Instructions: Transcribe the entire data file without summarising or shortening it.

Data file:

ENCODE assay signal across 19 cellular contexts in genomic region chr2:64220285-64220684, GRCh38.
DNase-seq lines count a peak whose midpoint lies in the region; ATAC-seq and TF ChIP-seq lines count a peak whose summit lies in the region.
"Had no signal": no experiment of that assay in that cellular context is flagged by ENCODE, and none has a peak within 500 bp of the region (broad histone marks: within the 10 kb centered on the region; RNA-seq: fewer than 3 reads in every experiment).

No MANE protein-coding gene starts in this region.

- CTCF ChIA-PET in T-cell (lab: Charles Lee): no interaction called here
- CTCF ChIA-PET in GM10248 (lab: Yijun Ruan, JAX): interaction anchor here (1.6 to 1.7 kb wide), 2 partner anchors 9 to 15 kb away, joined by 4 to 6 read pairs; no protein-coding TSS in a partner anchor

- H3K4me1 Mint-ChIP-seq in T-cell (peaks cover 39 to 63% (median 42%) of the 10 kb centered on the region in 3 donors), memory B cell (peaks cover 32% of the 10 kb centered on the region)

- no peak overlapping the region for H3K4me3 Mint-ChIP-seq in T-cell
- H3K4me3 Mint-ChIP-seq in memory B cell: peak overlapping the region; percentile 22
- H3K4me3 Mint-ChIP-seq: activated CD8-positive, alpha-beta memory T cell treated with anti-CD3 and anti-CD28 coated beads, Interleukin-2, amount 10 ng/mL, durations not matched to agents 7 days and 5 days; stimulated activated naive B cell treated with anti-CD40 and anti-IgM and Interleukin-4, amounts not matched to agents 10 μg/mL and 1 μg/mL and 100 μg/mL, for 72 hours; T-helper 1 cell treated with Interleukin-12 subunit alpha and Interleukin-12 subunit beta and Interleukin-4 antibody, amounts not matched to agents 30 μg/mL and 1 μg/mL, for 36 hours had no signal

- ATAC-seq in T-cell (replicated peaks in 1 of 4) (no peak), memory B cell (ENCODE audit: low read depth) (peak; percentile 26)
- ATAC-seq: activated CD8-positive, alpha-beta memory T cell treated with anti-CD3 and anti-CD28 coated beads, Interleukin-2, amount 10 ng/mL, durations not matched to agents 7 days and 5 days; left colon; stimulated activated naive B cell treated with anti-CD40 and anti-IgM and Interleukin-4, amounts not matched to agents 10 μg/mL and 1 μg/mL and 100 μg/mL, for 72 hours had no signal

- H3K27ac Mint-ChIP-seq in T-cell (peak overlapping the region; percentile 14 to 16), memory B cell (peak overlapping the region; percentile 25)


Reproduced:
ENCODE assay signal across 19 cellular contexts in genomic region chr2:64220285-64220684, GRCh38.
DNase-seq lines count a peak whose midpoint lies in the region; ATAC-seq and TF ChIP-seq lines count a peak whose summit lies in the region.
"Had no signal": no experiment of that assay in that cellular context is flagged by ENCODE, and none has a peak within 500 bp of the region (broad histone marks: within the 10 kb centered on the region; RNA-seq: fewer than 3 reads in every experiment).

No MANE protein-coding gene starts in this region.

- CTCF ChIA-PET in T-cell (lab: Charles Lee): no interaction called here
- CTCF ChIA-PET in GM10248 (lab: Yijun Ruan, JAX): interaction anchor here (1.6 to 1.7 kb wide), 2 partner anchors 9 to 15 kb away, joined by 4 to 6 read pairs; no protein-coding TSS in a partner anchor

- H3K4me1 Mint-ChIP-seq in T-cell (peaks cover 39 to 63% (median 42%) of the 10 kb centered on the region in 3 donors), memory B cell (peaks cover 32% of the 10 kb centered on the region)

- no peak overlapping the region for H3K4me3 Mint-ChIP-seq in T-cell
- H3K4me3 Mint-ChIP-seq in memory B cell: peak overlapping the region; percentile 22
- H3K4me3 Mint-ChIP-seq: activated CD8-positive, alpha-beta memory T cell treated with anti-CD3 and anti-CD28 coated beads, Interleukin-2, amount 10 ng/mL, durations not matched to agents 7 days and 5 days; stimulated activated naive B cell treated with anti-CD40 and anti-IgM and Interleukin-4, amounts not matched to agents 10 μg/mL and 1 μg/mL and 100 μg/mL, for 72 hours; T-helper 1 cell treated with Interleukin-12 subunit alpha and Interleukin-12 subunit beta and Interleukin-4 antibody, amounts not matched to agents 30 μg/mL and 1 μg/mL, for 36 hours had no signal

- ATAC-seq in T-cell (replicated peaks in 1 of 4) (no peak), memory B cell (ENCODE audit: low read depth) (peak; percentile 26)
- ATAC-seq: activated CD8-positive, alpha-beta memory T cell treated with anti-CD3 and anti-CD28 coated beads, Interleukin-2, amount 10 ng/mL, durations not matched to agents 7 days and 5 days; left colon; stimulated activated naive B cell treated with anti-CD40 and anti-IgM and Interleukin-4, amounts not matched to agents 10 μg/mL and 1 μg/mL and 100 μg/mL, for 72 hours had no signal

- H3K27ac Mint-ChIP-seq in T-cell (peak overlapping the region; percentile 14 to 16), memory B cell (peak overlapping the region; percentile 25)